Hawkins says Whole Foods’ full-time turnover rate is 24.7 percent, so the above wages would apply to approximately one-fourth of employees. She says the companywide average wage is $15, and that health care, 401(k), stock option and stock purchase plans (after about 10-12 months’ employment) have helped earn Whole Foods a place on Fortune magazine’s list of the “100 best companies to work for” for the past nine years.
Blinded by uniqueness
But not all employees agree with Fortune’s assessment. Jeremy Plague was among the Madison, Wis., Whole Foods employees who managed to form a union (the only one in the company’s history) for a period between 2002 and 2004, eventually succumbing to Whole Foods’ fierce anti-union policies.
Says Plague, “In my experience, most people really liked working at Whole Foods for the first few months, blinded by the uniqueness of the store and by their hippie rhetoric of how we all mattered. But then people hit the six-month wall where they realize that it’s all a bunch of BS, and Whole Foods is just like every other money-hungry corporation … It’s all a great, worker- and environment-friendly system until you get to the actual people working in the stores, stocking the shelves and ringing you up at the register.”
A website created by the Madison organizing effort, wholeworkersunite.org, remains active as a gathering place for current and former Whole Foods employees critical of company policies.
Critics of my cashier-shopper analysis argue that jobs with retailers like Whole Foods or Wal-Mart aren’t meant to support families. But to the extent that that’s true, neither employer can be viewed as a model for the economy at large. And given the wage and price policies of the two companies, one thing is clear: Customers who frequent Whole Foods are unlikely to be Wal-Mart cashiers or other low-income earners.
Whole Foods CEO John Mackey is frank about that. He recently told The Independent (UK), “You can’t have it both ways. If you want the highest quality, it costs more. It’s like complaining that a BMW is more expensive than a Hyundai. Yes, but you’re getting a better car.”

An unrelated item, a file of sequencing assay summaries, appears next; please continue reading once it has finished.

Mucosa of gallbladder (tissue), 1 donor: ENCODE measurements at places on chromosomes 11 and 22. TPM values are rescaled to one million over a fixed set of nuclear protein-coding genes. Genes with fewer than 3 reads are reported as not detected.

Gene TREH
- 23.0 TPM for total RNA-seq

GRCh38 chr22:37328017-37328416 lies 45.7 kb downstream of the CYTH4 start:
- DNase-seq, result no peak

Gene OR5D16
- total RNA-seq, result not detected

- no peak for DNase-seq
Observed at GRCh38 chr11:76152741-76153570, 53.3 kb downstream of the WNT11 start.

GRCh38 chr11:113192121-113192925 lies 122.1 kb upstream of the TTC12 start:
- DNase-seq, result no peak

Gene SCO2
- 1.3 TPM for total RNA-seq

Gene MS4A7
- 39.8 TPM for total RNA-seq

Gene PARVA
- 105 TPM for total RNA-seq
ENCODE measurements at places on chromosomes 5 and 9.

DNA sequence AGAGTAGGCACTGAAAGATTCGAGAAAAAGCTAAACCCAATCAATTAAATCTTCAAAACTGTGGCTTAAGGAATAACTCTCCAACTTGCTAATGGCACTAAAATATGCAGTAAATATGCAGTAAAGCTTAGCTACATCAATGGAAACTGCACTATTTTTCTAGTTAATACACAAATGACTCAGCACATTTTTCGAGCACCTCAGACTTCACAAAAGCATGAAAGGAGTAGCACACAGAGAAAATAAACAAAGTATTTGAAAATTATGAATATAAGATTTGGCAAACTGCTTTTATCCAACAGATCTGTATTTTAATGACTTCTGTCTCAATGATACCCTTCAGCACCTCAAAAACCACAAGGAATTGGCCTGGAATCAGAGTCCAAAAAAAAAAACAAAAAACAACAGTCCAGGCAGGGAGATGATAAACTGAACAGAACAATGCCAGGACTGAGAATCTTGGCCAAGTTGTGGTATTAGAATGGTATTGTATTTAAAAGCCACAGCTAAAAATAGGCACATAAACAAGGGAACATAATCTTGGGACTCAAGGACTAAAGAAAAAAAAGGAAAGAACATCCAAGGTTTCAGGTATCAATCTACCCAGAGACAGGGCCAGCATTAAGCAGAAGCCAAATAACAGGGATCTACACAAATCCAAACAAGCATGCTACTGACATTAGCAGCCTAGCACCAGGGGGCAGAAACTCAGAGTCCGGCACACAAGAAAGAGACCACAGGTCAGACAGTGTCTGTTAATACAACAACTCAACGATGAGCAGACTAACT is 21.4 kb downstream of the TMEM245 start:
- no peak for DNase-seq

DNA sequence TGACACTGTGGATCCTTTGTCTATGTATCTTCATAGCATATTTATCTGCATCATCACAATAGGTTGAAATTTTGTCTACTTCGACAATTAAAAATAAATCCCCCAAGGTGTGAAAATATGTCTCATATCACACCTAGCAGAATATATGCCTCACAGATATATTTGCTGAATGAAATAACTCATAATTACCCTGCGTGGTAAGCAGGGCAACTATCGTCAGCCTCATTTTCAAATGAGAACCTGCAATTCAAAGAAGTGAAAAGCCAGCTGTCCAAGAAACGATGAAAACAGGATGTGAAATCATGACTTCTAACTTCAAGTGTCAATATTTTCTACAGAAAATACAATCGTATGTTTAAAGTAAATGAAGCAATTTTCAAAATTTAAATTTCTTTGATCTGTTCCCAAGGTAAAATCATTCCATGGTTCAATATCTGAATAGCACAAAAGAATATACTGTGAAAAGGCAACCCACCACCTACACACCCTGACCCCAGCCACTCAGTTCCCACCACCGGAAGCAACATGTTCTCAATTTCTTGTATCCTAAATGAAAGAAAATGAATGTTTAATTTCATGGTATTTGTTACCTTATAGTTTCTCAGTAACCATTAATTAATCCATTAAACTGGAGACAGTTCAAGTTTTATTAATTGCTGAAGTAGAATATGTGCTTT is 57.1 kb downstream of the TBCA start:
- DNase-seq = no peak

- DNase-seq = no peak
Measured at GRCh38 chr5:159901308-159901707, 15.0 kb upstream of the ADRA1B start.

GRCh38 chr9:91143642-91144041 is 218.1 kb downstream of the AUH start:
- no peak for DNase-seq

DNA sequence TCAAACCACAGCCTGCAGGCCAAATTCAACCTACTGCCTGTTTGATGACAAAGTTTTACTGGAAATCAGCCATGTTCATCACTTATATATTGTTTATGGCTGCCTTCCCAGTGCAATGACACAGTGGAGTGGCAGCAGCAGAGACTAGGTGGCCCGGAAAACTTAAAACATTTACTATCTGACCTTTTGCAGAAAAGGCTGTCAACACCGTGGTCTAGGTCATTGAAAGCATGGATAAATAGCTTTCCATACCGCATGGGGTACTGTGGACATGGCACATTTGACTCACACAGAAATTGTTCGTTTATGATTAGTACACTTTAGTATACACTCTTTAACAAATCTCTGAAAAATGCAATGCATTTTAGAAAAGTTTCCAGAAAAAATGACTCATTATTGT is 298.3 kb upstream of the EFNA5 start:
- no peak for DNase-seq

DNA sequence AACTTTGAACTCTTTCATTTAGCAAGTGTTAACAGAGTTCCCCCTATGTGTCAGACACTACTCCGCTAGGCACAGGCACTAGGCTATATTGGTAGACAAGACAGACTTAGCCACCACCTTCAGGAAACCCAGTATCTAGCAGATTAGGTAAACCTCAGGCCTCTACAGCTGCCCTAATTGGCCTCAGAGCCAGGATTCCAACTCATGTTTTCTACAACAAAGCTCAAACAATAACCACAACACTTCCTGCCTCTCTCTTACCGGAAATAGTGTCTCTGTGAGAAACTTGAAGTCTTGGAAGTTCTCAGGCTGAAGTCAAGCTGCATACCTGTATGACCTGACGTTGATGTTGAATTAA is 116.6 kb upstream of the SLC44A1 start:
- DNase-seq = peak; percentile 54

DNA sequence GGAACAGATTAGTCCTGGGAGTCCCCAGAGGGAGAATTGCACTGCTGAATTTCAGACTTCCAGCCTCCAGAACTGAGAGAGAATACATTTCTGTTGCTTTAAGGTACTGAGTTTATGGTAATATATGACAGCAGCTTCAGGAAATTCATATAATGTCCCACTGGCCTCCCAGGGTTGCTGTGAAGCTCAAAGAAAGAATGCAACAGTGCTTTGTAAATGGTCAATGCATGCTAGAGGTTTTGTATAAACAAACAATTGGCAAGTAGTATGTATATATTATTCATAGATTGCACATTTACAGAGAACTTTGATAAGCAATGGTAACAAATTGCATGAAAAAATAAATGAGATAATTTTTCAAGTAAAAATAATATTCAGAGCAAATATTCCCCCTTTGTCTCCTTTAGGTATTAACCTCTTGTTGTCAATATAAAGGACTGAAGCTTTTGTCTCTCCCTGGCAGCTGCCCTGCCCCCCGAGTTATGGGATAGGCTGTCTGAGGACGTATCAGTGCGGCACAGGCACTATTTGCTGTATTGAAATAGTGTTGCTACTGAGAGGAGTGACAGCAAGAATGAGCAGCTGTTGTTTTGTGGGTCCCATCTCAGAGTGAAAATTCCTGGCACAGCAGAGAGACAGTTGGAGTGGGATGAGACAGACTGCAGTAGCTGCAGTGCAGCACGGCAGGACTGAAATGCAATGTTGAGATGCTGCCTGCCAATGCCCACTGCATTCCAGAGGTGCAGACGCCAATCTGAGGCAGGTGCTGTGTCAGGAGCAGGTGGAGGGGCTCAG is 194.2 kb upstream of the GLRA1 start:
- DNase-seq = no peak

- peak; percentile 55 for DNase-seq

And few Whole Foods Markets are situated in economy-car country. Of the 170 stores in the U.S., none are located in zip codes with average 2003 household incomes at or below $31,000 — the approximate income earned by a full-time employee earning the average Whole Foods wage.
Only nine of the 170 stores are in zip codes with incomes of $43,300 or lower. That was the median income in the United States that year (that is, half of U.S. households had incomes lower, and half of them higher, than $43,300).
Half of the zip codes with Whole Foods stores lie above $72,000 in average income. A fourth of them exceed $100,000.
Mackey’s defense of high prices is mirrored in Wal-Mart CEO Lee Scott’s defense of his company’s low wages, which he summed up in an address to employees last October: “I ask anyone to do the math. Even slight overall adjustments to wages eliminate our thin profit margin.” And, said Scott, price increases are out of the question because even as it is, “our customers simply don’t have the money to buy necessities between paychecks.”
Is it possible for a corporation that sells everyday, necessary products like food to do three things at once: (1) pay a living wage, (2) charge prices that most people can afford and (3) provide an acceptable return to its shareholders?
Clearly, Wal-Mart gives top priority to shareholders. Then come customers and, bringing up the rear, workers. As expected, its degrees of success follow in that same order, with workers sacrificed to satisfy the first two priorities. But what would happen to its wages and prices if Wal-Mart, notorious for putting the price squeeze on its suppliers, were to commit itself to marketing only sustainably produced, high-quality goods?
And, returning to Whole Foods, the same question can be put another way: Does it manage to make the list of “best companies to work for” only because of the premium prices paid by its customers? How would Whole Foods’ merchandise quality, pay and benefits look if it tried to match Wal-Mart’s customer base, maybe not in size but in socioeconomic diversity?
Whole-food, nonmarket solutions
Many academics and grassroots activists in the sustainable-agriculture movement are asking those kinds of questions, doing some hard thinking about how society can pay farmers (preferably noncorporate farmers) adequately to raise nutritious food in less ecologically destructive ways while keeping the end products affordable for all.
Clearly, our hypothetical cashiers, wherever they work, would benefit from having their own vegetable garden. But unless, against all odds, they also managed to raise a lot of staple foods on their own — wheat, dry beans, maybe some chickens or dairy animals — or had plenty of time for fishing, they would still be largely reliant on purchased food of some kind.